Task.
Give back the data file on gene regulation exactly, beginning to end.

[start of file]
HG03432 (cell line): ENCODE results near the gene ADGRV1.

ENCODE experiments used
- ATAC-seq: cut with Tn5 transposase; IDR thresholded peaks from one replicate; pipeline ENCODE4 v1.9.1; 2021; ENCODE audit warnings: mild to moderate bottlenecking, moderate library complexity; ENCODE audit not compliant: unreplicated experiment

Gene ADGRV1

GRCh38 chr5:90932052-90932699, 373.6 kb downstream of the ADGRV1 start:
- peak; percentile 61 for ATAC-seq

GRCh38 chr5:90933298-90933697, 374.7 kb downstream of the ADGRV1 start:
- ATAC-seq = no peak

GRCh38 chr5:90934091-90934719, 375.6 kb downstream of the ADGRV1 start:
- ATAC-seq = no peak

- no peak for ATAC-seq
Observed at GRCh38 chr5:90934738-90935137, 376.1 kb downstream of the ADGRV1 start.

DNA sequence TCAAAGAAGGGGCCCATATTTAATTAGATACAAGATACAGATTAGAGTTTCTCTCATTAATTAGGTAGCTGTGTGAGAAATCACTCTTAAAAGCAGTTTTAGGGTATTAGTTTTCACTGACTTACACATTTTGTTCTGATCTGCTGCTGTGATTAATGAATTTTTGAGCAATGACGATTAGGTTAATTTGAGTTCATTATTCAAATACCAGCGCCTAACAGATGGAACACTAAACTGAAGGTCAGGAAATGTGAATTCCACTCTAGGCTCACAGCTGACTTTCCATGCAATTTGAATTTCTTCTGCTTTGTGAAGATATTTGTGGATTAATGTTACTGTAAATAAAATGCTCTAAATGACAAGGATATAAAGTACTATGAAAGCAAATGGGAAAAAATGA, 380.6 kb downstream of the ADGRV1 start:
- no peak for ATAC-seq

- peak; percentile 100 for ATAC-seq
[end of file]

HG03432 (cell line): ENCODE results near the gene ADGRV1.

ENCODE experiments used
- ATAC-seq: cut with Tn5 transposase; IDR thresholded peaks from one replicate; pipeline ENCODE4 v1.9.1; 2021; ENCODE audit warnings: mild to moderate bottlenecking, moderate library complexity; ENCODE audit not compliant: unreplicated experiment

Gene ADGRV1

GRCh38 chr5:90932052-90932699, 373.6 kb downstream of the ADGRV1 start:
- peak; percentile 61 for ATAC-seq

GRCh38 chr5:90933298-90933697, 374.7 kb downstream of the ADGRV1 start:
- ATAC-seq = no peak

GRCh38 chr5:90934091-90934719, 375.6 kb downstream of the ADGRV1 start:
- ATAC-seq = no peak

- no peak for ATAC-seq
Observed at GRCh38 chr5:90934738-90935137, 376.1 kb downstream of the ADGRV1 start.

DNA sequence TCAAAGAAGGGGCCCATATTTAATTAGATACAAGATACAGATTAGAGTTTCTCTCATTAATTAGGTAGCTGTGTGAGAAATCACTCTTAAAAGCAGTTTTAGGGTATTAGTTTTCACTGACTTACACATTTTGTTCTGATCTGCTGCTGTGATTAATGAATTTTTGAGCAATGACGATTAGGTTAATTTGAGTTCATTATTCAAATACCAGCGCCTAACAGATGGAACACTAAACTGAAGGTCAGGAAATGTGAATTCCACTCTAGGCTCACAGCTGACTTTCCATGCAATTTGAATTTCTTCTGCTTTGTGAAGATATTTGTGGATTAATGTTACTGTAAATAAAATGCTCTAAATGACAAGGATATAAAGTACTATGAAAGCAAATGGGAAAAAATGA, 380.6 kb downstream of the ADGRV1 start:
- no peak for ATAC-seq

- peak; percentile 100 for ATAC-seq